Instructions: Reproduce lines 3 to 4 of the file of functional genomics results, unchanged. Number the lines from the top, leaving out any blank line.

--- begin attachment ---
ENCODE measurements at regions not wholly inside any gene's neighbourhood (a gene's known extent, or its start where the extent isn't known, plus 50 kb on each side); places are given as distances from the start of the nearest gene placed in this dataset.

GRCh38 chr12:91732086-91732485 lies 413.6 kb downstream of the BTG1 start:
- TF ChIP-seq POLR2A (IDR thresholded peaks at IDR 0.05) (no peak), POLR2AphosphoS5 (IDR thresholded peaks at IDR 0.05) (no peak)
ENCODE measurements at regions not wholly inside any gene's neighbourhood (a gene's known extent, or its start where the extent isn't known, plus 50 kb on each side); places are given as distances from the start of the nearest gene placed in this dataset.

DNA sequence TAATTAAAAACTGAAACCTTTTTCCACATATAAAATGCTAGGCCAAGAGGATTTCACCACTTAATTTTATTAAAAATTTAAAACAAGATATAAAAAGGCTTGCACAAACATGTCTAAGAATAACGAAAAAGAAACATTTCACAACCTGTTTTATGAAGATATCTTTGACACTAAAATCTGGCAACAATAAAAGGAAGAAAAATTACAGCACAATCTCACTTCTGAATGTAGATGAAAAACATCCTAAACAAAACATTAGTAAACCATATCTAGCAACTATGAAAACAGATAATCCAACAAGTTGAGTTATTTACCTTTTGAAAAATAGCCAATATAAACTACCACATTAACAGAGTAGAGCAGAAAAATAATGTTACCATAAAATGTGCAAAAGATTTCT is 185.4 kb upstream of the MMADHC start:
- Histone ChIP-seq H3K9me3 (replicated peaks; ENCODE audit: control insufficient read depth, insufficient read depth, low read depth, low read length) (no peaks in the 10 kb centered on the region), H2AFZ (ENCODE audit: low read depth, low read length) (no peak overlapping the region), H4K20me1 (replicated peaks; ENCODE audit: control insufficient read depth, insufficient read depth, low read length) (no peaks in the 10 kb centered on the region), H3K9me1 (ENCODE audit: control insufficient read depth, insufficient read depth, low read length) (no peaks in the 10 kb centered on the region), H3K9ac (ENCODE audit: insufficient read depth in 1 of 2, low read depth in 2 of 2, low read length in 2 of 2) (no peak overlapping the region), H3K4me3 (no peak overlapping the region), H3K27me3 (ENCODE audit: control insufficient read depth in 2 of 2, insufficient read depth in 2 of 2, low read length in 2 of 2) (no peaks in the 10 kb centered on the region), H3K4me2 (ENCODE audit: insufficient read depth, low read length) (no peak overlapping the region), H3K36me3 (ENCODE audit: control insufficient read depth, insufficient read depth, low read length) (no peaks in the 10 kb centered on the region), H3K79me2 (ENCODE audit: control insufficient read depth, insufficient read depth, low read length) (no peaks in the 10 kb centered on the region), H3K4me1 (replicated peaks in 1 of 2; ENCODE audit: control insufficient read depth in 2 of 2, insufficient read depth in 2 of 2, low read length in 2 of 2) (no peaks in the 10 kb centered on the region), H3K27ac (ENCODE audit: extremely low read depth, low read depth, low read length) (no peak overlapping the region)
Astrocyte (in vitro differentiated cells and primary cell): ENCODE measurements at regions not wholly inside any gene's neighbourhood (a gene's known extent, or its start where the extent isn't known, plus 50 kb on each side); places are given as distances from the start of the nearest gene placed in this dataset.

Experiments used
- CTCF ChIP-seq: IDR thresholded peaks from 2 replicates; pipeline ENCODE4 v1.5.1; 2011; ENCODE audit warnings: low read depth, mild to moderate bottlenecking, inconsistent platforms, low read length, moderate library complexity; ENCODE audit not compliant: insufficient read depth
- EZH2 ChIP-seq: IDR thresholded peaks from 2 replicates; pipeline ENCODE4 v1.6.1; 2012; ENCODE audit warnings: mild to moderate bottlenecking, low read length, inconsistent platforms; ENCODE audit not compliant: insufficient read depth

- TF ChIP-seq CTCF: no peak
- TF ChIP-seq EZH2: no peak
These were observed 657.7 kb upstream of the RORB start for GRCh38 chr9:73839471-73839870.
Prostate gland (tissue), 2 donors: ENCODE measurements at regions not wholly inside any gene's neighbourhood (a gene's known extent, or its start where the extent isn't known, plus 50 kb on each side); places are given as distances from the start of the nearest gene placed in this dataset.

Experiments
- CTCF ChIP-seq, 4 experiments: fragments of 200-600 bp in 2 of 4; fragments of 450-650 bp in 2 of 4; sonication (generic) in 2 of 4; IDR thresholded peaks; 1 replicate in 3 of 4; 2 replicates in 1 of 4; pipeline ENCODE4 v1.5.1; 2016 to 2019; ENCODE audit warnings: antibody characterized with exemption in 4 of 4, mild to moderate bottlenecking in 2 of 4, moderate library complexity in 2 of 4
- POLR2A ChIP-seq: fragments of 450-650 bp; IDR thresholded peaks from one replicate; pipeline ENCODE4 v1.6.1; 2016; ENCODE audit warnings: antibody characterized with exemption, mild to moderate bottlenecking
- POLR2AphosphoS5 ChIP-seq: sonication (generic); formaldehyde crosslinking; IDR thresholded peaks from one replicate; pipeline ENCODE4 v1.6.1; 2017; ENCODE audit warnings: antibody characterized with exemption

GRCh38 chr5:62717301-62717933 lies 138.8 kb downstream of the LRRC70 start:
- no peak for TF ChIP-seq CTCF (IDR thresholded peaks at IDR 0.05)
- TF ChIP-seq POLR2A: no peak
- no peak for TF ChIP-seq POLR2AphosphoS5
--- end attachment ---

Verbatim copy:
- TF ChIP-seq POLR2A (IDR thresholded peaks at IDR 0.05) (no peak), POLR2AphosphoS5 (IDR thresholded peaks at IDR 0.05) (no peak)
ENCODE measurements at regions not wholly inside any gene's neighbourhood (a gene's known extent, or its start where the extent isn't known, plus 50 kb on each side); places are given as distances from the start of the nearest gene placed in this dataset.